High school principals, worried about losing students and prestige, are said to be pushing hard to establish selective streams in their schools, according to Associate Professor Campbell.

At James Ruse Agricultural High, the state's top selective school, an overwhelming majority of students are from families that have migrated from Asian countries.

The selective system was expanded this year with 600 more places created through the establishment of 14 partially selective high schools, where a high-achieving stream has been added to a comprehensive high school.

The students from migrant families also win up to half the opportunity class placements available for years 5 and 6 at specialised public schools. These classes are designed to provide "intellectual stimulation and an educationally enriched environment for academically gifted and talented children", says the Department of Education.

Anecdotal evidence suggests some parents avoid selective high schools because of the extent of Asian domination. The former head of the NSW selective schools unit, Bob Wingrave, recalls his surprise to hear a colleague had decided against sending his child to James Ruse "because there were too many Asians there".

"All kids who go to a selective high school will benefit from going," Mr Wingrave said. Coaching might gain students a few marks at the most.

Children from a non-English-speaking background answered more questions in the selective schools entry test than other students, he said. "The Anglo kids won't answer it if looks too hard and they are less likely to finish than the non-English-speaking background kids," Mr Wingrave said.


Where's all that global warming gone?

Melbourne faces longest cold snap in 14 years. How come it got left out of "global" warming?

If you thought it was colder than normal, you're right: Melbourne is within reach of its longest cold snap in 14 years. If the temperature stays below 13 degrees today, Victoria's capital will mark its longest cold stretch since 1996. Back then, Melburnians shivered through seven days below 13 degrees.

If the temperature stays around the forecast 12 today, the city will mark six days under 13 degrees. But if you think that's bad, spare a thought for the Melbourne of 1894, whose residents suffered a freezing 21 consecutive days under 13 degrees - without central heating.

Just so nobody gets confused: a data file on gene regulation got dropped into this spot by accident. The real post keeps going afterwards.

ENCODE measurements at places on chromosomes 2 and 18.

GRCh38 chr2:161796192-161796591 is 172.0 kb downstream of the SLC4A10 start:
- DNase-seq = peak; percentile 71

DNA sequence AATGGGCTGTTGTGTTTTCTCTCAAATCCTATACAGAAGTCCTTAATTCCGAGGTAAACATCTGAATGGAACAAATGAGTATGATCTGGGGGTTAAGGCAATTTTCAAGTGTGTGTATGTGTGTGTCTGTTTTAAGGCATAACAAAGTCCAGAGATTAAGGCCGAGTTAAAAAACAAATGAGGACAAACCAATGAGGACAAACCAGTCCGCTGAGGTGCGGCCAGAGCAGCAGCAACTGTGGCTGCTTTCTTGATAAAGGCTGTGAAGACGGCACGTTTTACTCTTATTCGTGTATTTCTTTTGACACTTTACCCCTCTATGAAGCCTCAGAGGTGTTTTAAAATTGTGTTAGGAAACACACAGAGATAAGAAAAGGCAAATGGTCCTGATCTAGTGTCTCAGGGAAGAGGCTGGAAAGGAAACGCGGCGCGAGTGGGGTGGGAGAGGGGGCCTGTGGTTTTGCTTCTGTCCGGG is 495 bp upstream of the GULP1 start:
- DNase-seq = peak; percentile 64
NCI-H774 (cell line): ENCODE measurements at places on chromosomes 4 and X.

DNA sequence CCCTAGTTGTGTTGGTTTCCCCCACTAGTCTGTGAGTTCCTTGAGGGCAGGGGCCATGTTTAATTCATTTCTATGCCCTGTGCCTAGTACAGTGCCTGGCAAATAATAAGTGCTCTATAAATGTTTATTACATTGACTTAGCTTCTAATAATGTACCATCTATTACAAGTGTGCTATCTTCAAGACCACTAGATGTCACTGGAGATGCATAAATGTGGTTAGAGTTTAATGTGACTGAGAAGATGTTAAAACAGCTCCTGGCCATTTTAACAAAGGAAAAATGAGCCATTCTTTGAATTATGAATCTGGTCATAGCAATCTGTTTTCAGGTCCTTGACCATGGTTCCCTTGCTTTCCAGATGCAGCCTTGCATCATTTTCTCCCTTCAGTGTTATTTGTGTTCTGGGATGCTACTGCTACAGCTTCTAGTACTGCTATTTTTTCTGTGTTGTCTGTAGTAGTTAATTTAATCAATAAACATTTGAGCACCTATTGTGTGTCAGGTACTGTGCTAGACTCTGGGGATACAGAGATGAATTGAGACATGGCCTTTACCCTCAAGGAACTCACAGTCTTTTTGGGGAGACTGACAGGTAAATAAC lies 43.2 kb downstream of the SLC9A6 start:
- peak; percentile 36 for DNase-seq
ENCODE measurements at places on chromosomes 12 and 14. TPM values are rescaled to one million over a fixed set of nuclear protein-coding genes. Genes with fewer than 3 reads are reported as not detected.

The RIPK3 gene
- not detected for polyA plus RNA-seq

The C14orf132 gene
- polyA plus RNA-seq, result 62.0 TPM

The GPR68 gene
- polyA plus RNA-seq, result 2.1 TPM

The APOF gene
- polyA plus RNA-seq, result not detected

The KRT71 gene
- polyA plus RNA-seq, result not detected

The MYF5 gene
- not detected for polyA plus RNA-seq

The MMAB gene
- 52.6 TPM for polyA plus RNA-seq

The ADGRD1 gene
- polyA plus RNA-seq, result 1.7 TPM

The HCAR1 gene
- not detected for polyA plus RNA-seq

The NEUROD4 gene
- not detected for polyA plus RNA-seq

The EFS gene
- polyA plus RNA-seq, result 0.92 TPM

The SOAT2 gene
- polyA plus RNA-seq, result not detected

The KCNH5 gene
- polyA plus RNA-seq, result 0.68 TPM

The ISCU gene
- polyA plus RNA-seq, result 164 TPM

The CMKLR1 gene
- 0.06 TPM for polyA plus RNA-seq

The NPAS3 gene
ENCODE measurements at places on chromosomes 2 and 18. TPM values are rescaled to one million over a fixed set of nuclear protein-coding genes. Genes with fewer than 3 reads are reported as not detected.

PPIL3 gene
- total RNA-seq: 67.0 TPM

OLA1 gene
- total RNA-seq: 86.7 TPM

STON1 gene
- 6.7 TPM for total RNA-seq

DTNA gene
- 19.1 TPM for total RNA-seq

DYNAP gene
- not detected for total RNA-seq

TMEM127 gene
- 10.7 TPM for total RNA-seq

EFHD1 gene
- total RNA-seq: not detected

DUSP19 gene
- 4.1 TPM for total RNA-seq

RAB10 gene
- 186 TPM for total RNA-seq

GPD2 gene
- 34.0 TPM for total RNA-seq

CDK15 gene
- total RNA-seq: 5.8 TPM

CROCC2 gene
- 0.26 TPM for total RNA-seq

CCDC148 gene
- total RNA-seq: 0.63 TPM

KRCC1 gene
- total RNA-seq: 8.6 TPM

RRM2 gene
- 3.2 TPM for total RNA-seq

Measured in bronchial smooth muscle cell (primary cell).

Bureau of Meteorology senior forecaster Stephen King said a high-pressure system had been hanging over the state for much of the week. The bureau has forecast a top of 14 tomorrow, but Mr King said there was still a chance Melbourne would equal the 1996 record.


A Green vote is madness

From Andrew Bolt in Melbourne

ENOUGH'S enough. If you're really this keen to vote Green in the state election, why not prove you're serious? Why not live the life you apparently want the Greens to inflict on the rest of us? Go turn off your own lights first. Kill your fridge. Cook your roast over a solar-powered candle.

Then go to work and turn off the machines. Junk the computer. Tell your hospital to switch off the machines that go "bing". And harness some donkeys to pull our trains. Can't find donkeys, you say? Nonsense. Look at yesterday's Newspoll, which reports a record 18 per cent of Victorians plan to vote Green. Plenty there. Hook 'em up.

I laugh, but dear God, we're drowning, up to our necks in unreason.

"There, there," coos my wife, when I sob that even some of our frequent-flyer friends vote Greens. "They wouldn't vote Greens if they actually thought they'd win ... "

No? Well, they're winning enough already, like the battle for our brains.

And who knows what desperate deal Premier John Brumby will now do to win the Greens preferences that are critical to Labor getting the 51 to 49 per cent edge over the Coalition that Newspoll assumes?

We've already seen what depths of insanity Labor will cater to, to prove it's as green as the next idiot. Why else has this great city been on water restrictions for an embarrassing seven years? Why this insane ban on a new dam for our fast-growing capital?

Why did the Government wait until it was almost too late to even start building its new $3.5 billion desalination plant, at three times the price of a dam for a third of the water? Madness, and the Greens promise yet more of it - and less of everything else.

Take just one of their policies, one that 18 per cent of shiny-eyed Victorians evidently now support.

The Greens demand the instant closure of Hazelwood power station to save the world from global warming. It's a noble policy, which sounds warm and fuzzy, until you realise it will leave us cold and shivering, while making not a spit of difference to the planet.